Leading Auto Firm Commissions Study of Its Wartime Use of Slave Labor
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Leading Auto Firm Commissions Study of Its Wartime Use of Slave Labor

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— The Daimler-Benz AG., the Stuttgart-based automobile giant which manufactures the prestigious Mercedes, has commissioned an independent study of the company’s history which includes the utilization of slave labor during the Nazi era.

A company spokesman told reporters yesterday that the study may lead to the payment of reparations to surviving slave laborers, many of whom are Jews, or to their families. He said the company expects to have a full account of the matter sometime next fall and will decide then how to proceed. He stressed that the question of reparations will not be limited to the legal aspects.

The Cologne-based Society for Business History was engaged in 1983 to do research in connection with the company’s planned centenary celebrations. Their work includes an historical account titled “Daimler-Benz in the Years From 1933 to 1945.” According to Hans Pohl, an advisor to the Society, Daimler-Benz used POWs and concentration camp inmates to expedite military production after the start of World War II.


According to his preliminary study, about 20,000 slave laborers from 20 Nazi-occupied countries were forced to work for Daimler-Benz at its various plants. Pohl said large numbers of them were Jews. The company, which has not paid reparations to date, said it has not been confronted with specific demands to do so.

Pohl said he has concluded on the basis of evidence on hand that Daimler-Benz did not identify itself with the Nazis beyond what was absolutely necessary to keep the company in operation. While most of the Board members were members of the Nazi Party, many of them joined after the Nazis took power in 1933.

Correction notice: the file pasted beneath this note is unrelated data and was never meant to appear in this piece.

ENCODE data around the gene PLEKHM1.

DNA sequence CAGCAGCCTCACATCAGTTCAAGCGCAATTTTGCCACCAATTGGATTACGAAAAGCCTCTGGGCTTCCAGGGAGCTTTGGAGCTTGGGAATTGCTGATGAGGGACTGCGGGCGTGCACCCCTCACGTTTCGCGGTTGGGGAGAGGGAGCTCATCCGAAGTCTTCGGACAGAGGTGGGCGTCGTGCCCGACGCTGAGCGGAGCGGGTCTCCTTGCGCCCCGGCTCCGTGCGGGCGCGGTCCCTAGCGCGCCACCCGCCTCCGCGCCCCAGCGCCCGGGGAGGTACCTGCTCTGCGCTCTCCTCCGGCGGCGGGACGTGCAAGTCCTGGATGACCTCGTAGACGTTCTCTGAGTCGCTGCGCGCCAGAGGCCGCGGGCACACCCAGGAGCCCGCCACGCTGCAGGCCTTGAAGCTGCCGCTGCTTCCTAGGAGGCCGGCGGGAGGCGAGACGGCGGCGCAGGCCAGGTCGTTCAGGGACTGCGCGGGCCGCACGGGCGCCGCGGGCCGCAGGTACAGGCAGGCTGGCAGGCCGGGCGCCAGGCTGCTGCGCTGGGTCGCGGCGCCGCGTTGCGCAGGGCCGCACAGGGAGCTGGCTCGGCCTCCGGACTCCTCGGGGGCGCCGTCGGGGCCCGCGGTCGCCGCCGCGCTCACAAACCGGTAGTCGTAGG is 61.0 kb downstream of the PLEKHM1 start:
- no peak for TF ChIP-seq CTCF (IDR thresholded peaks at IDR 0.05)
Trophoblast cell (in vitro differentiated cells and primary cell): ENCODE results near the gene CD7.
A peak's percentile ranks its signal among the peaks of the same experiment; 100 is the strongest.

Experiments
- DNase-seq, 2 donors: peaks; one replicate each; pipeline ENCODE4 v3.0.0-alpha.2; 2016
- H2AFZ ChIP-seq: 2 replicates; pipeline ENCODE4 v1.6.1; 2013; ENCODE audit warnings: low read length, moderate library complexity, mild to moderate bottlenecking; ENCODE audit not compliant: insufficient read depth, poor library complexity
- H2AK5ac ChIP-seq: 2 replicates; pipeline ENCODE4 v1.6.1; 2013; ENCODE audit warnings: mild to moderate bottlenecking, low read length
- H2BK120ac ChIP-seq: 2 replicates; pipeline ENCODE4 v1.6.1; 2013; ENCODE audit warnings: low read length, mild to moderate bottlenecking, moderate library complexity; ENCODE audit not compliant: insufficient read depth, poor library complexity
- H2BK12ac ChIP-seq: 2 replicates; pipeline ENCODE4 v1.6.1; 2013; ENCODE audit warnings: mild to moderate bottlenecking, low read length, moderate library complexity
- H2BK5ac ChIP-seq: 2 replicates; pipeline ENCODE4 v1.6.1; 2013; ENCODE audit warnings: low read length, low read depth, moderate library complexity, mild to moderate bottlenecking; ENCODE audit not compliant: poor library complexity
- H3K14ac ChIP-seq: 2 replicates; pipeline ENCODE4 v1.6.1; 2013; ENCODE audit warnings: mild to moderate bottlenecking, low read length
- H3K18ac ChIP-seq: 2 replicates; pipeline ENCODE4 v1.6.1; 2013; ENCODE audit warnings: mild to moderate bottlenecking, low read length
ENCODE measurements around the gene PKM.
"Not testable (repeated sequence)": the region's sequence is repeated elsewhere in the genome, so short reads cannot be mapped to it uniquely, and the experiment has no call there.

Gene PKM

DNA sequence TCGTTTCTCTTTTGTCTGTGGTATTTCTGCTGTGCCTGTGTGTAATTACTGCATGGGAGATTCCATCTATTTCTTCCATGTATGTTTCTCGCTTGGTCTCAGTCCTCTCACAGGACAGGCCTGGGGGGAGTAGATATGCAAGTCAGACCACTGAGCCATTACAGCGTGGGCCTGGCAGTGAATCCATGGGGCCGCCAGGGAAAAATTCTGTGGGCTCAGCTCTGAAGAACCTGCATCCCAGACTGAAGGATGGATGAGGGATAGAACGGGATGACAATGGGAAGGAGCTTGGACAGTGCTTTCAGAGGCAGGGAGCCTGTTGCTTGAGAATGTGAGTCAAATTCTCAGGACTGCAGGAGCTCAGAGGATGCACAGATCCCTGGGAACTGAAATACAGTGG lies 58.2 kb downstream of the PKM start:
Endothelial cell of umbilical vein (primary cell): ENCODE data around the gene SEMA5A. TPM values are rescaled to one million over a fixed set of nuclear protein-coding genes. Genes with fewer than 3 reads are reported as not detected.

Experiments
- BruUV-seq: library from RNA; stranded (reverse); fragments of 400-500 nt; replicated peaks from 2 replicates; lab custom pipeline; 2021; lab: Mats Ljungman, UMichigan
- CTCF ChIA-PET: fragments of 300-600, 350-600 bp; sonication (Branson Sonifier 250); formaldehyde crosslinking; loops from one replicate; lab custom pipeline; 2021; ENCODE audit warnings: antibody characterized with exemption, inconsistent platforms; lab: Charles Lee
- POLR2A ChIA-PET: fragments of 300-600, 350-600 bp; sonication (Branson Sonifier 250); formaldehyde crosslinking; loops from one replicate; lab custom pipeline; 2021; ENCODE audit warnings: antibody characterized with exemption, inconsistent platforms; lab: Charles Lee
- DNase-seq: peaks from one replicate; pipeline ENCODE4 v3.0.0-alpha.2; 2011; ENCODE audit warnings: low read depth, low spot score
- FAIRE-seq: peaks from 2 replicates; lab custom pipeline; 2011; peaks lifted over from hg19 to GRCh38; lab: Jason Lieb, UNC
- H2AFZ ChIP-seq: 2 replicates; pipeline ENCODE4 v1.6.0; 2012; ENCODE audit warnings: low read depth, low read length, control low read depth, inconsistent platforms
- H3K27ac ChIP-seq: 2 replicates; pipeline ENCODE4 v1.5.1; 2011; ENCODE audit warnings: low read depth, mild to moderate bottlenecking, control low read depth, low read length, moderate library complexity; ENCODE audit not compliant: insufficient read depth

An exception was Wilhelm Kissel, Board chairman when the war broke out. He joined the Nazi Party in 1934 but had been a member of the SS and of a Nazi professional organization before then. Kissel died in 1942 and was succeeded by Wilhelm Haspel, who was not a Nazi Party member.

Daimler-Benz was Germany’s third largest motor company in the 1930’s and, in order to survive, had to cooperate with the Nazis, Pohl reported. He said that as more and more male auto workers were recruited into the army, the company employed women and forced laborers, including concentration camp inmates and POWs. They were assigned by the State Labor Exchange as needed, he said.

One Board member, Jacob Werlin, was Hitler’s expert on matters relating to automobile production, Pohl said. But he reportedly used his contact with Hitler to advance the interests of Daimler-Benz.

Daimler-Benz is one of the few German industries to voluntarily investigate its wartime activities and relations with the Nazi regime and to consider reparations to slave laborers without being prodded. Earlier this month, the Flick industrial conglomerate paid the equivalent of $2 million to the Conference on Jewish Material Claims Against Germany representing Jewish slave laborers used by one of its subsidiaries, Dynamit Nobel.

But this was done only after nearly 20 years of fruitless negotiations and after Flick’s new owners, the Deutsche Bank, approved the payment as a “humanitarian gesture,” not a legal obligation. Other German industries that have paid reparations to slave laborers include Krupp, Siemens and I. G. Farben.

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